What shape does a life take after fleeing a war? It's nearly five months since Russia invaded Ukraine and families across the UK are trying to redefine their 'normal' after being displaced. Many will be housed in temporary accommodation; others will be living with host families. While safety and the promise of a new home will bring comfort and relief, sharing a domestic space with strangers can bring its own set of challenges. Anastasia Skelton is an Ukrainian living in the UK who is currently volunteering as a coordinator in Canterbury, helping to match refugees with host families. And Kate Daniels is a family therapist and senior lecturer in clinical psychology at Christchurch University. She has set up a project to equip host families with the emotional skills necessary to make the transition as easy as possible for the people displaced by war.

The artist and feminist activist Elsa James tells us about exploring her identity as a black woman living in Essex in her latest exhibition 'Othered in a Region that has Been Historically Othered'. She has lived in the county for more than 20 years but asks ‘Is being in Essex diluting my black identity’? She also examines the lives of historical black female figures as well the women who came over as nurses as part of Windrush and who made their homes in Essex.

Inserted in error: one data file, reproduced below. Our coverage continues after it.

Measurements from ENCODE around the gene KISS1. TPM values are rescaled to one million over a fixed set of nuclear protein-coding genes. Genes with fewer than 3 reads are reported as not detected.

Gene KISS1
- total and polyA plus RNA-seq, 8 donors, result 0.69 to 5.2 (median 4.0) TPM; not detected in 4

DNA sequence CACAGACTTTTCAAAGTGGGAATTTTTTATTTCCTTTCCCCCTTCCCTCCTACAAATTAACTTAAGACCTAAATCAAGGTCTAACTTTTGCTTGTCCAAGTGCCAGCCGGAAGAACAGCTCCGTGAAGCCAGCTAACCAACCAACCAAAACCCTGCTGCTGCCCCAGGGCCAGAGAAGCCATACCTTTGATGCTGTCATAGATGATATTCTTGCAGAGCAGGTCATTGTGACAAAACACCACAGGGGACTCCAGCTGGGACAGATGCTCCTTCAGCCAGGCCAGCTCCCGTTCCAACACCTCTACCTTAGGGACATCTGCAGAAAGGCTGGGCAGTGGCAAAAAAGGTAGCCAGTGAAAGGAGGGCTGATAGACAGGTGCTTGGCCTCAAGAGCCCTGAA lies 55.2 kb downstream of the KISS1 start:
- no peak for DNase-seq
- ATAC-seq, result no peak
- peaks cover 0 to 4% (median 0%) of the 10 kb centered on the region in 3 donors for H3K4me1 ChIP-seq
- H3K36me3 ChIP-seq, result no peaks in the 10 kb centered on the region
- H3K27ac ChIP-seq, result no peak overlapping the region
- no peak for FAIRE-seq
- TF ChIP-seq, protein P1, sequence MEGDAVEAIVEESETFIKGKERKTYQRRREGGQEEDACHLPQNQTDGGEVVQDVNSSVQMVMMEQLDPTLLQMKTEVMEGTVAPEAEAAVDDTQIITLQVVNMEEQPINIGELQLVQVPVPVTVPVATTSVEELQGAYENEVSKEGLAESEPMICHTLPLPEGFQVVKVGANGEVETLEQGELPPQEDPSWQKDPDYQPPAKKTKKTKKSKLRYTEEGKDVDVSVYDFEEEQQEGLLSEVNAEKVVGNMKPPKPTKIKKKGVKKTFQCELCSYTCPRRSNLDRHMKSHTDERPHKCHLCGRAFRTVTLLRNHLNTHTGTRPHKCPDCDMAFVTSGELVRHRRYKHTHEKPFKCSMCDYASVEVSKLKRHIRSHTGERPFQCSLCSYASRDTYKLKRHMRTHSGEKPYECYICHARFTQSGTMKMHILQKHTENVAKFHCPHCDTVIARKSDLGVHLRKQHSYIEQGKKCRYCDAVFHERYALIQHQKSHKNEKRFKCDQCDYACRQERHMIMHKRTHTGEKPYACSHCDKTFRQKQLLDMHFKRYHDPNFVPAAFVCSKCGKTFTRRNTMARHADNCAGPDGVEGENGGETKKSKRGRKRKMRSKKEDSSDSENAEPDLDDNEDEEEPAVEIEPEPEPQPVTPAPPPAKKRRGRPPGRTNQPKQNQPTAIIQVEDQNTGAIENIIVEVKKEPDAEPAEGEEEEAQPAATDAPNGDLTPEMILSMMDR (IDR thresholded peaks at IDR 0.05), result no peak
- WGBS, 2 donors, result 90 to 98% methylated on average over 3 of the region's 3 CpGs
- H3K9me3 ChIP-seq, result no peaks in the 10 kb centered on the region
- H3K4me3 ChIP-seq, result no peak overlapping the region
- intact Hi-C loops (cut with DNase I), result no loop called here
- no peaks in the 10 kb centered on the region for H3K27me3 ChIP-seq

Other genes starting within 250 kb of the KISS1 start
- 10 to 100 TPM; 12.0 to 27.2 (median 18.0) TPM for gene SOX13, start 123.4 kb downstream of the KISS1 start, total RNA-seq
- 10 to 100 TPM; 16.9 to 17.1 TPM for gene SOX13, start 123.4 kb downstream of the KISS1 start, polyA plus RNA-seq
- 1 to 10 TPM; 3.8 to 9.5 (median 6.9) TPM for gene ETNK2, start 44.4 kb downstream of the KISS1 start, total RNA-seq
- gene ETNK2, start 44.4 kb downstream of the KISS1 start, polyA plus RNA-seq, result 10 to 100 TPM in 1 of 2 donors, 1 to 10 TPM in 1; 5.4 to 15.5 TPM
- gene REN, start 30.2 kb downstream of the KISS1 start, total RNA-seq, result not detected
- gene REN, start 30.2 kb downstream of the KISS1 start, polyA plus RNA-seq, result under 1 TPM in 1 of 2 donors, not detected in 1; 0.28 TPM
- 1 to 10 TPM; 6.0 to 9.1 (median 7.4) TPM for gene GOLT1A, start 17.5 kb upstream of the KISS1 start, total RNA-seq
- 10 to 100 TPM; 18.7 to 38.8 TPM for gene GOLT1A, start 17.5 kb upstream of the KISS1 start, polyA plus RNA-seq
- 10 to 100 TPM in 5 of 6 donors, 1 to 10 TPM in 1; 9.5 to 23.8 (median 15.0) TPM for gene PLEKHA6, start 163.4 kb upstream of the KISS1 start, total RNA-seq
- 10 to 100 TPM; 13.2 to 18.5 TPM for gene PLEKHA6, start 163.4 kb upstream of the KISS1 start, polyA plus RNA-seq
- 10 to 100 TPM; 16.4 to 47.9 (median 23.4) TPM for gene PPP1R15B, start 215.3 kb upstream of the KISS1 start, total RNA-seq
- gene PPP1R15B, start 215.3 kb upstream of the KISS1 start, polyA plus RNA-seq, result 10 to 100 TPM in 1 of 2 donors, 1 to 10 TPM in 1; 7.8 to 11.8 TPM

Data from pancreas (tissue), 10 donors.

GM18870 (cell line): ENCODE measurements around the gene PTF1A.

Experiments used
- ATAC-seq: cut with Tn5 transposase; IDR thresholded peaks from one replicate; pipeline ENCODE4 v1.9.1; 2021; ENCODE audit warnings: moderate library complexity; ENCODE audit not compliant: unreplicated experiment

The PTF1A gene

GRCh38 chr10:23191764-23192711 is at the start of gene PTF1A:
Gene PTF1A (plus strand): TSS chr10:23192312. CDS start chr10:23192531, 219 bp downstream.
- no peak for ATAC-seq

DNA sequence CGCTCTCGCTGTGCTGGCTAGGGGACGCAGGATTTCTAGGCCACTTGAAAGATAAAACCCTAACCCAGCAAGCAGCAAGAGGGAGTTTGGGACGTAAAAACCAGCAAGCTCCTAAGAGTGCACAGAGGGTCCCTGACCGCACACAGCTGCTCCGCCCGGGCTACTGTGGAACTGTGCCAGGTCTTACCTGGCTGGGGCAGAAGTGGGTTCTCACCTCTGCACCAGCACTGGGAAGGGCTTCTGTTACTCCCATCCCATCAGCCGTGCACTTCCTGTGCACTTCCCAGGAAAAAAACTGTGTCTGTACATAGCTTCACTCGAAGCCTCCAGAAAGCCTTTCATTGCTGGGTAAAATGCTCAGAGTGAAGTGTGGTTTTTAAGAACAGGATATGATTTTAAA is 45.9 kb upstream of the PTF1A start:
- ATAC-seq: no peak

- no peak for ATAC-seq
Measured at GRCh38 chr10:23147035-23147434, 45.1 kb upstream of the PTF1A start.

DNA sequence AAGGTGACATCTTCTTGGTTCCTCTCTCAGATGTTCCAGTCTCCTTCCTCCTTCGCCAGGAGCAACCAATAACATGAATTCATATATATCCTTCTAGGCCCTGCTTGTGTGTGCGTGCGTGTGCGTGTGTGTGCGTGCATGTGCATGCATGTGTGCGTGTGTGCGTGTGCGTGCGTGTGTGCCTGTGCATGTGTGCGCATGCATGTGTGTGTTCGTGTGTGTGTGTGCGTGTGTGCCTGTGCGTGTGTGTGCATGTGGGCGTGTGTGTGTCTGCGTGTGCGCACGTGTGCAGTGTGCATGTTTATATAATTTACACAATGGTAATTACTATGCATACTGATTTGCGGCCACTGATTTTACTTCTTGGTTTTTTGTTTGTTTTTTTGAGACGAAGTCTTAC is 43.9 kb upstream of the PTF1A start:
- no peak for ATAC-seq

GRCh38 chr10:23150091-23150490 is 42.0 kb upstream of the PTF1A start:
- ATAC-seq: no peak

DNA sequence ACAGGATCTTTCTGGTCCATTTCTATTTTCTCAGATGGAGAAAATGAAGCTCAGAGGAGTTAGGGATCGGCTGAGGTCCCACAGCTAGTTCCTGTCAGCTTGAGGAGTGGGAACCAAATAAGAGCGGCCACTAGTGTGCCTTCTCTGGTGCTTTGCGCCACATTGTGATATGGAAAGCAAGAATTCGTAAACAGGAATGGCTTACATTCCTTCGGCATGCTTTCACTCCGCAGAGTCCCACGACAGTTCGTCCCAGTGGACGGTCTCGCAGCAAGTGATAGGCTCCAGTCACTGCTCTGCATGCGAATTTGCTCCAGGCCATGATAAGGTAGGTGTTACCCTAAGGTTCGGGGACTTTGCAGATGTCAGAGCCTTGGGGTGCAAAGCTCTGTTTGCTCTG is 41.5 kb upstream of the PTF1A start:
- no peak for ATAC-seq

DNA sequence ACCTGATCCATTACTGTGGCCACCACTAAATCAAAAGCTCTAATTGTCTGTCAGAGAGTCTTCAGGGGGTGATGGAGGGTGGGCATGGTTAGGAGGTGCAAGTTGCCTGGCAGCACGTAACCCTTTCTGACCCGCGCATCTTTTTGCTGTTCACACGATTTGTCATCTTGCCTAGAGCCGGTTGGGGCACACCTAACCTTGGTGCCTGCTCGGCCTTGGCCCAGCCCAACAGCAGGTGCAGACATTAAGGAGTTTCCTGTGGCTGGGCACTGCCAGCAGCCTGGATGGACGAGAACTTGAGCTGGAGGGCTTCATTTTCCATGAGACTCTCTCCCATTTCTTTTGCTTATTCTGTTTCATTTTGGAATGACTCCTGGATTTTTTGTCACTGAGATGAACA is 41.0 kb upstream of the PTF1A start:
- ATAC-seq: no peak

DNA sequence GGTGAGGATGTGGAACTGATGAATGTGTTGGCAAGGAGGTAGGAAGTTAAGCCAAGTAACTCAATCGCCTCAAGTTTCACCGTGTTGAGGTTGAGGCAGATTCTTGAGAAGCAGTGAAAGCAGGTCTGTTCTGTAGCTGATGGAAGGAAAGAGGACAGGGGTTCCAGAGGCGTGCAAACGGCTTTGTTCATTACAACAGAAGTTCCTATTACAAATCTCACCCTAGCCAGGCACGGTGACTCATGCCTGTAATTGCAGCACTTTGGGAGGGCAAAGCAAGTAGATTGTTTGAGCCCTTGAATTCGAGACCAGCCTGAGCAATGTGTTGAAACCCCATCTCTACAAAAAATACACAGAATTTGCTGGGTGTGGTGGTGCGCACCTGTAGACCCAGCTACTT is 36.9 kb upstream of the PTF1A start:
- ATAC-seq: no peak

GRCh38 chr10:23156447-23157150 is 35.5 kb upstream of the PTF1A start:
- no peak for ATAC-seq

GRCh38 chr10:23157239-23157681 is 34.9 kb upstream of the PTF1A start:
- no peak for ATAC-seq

Presenter: Anita Rani
Producer: Kirsty Starkey

Interviewed Guest: Harriet Harman
Interviewed Guest: Veronica Smith
Interviewed Guest: Fatmata Binta
Interviewed Guest: Anastasia Skelton
Interviewed Guest: Kate Daniels
Interviewed Guest: Elsa James
Film Still: Andy Delaney

Global Abortion Rights, Do women worry more?, Bees, Matriarchs